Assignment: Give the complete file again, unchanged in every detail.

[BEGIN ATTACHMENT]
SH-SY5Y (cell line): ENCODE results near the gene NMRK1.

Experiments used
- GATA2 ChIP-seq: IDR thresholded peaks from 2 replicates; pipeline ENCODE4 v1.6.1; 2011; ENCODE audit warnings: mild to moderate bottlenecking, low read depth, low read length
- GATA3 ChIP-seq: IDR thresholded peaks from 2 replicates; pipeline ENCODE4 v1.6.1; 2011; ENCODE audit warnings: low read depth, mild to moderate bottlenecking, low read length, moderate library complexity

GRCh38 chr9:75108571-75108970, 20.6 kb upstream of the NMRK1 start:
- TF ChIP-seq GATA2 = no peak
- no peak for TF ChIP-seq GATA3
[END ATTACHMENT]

SH-SY5Y (cell line): ENCODE results near the gene NMRK1.

Experiments used
- GATA2 ChIP-seq: IDR thresholded peaks from 2 replicates; pipeline ENCODE4 v1.6.1; 2011; ENCODE audit warnings: mild to moderate bottlenecking, low read depth, low read length
- GATA3 ChIP-seq: IDR thresholded peaks from 2 replicates; pipeline ENCODE4 v1.6.1; 2011; ENCODE audit warnings: low read depth, mild to moderate bottlenecking, low read length, moderate library complexity

GRCh38 chr9:75108571-75108970, 20.6 kb upstream of the NMRK1 start:
- TF ChIP-seq GATA2 = no peak
- no peak for TF ChIP-seq GATA3